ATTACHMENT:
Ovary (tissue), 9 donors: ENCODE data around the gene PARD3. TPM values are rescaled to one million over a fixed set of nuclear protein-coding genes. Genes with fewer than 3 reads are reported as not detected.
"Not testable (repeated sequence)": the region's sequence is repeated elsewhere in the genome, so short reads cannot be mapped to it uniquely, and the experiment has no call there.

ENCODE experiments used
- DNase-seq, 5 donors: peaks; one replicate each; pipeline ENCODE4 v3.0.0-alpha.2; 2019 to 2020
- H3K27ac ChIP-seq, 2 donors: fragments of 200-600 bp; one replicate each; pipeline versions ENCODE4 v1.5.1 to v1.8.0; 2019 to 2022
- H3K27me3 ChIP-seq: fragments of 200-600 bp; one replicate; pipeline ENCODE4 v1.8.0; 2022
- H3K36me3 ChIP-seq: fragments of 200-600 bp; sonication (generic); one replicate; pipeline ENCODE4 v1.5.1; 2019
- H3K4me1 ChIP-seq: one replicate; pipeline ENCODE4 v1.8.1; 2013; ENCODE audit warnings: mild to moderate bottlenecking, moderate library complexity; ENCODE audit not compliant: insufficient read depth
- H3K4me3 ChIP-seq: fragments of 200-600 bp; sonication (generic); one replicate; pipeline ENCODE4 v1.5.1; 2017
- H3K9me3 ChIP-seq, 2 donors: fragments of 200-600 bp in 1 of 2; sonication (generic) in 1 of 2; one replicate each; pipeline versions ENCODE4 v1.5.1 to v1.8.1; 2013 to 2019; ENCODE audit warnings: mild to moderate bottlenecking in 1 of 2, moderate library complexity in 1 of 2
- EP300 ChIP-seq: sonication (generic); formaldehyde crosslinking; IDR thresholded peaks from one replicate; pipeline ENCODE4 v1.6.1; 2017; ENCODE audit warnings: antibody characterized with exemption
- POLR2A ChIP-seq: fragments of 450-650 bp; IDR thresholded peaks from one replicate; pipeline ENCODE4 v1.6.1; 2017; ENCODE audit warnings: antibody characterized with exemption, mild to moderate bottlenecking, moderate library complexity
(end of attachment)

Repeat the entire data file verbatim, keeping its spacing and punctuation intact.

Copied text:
Ovary (tissue), 9 donors: ENCODE data around the gene PARD3. TPM values are rescaled to one million over a fixed set of nuclear protein-coding genes. Genes with fewer than 3 reads are reported as not detected.
"Not testable (repeated sequence)": the region's sequence is repeated elsewhere in the genome, so short reads cannot be mapped to it uniquely, and the experiment has no call there.

ENCODE experiments used
- DNase-seq, 5 donors: peaks; one replicate each; pipeline ENCODE4 v3.0.0-alpha.2; 2019 to 2020
- H3K27ac ChIP-seq, 2 donors: fragments of 200-600 bp; one replicate each; pipeline versions ENCODE4 v1.5.1 to v1.8.0; 2019 to 2022
- H3K27me3 ChIP-seq: fragments of 200-600 bp; one replicate; pipeline ENCODE4 v1.8.0; 2022
- H3K36me3 ChIP-seq: fragments of 200-600 bp; sonication (generic); one replicate; pipeline ENCODE4 v1.5.1; 2019
- H3K4me1 ChIP-seq: one replicate; pipeline ENCODE4 v1.8.1; 2013; ENCODE audit warnings: mild to moderate bottlenecking, moderate library complexity; ENCODE audit not compliant: insufficient read depth
- H3K4me3 ChIP-seq: fragments of 200-600 bp; sonication (generic); one replicate; pipeline ENCODE4 v1.5.1; 2017
- H3K9me3 ChIP-seq, 2 donors: fragments of 200-600 bp in 1 of 2; sonication (generic) in 1 of 2; one replicate each; pipeline versions ENCODE4 v1.5.1 to v1.8.1; 2013 to 2019; ENCODE audit warnings: mild to moderate bottlenecking in 1 of 2, moderate library complexity in 1 of 2
- EP300 ChIP-seq: sonication (generic); formaldehyde crosslinking; IDR thresholded peaks from one replicate; pipeline ENCODE4 v1.6.1; 2017; ENCODE audit warnings: antibody characterized with exemption
- POLR2A ChIP-seq: fragments of 450-650 bp; IDR thresholded peaks from one replicate; pipeline ENCODE4 v1.6.1; 2017; ENCODE audit warnings: antibody characterized with exemption, mild to moderate bottlenecking, moderate library complexity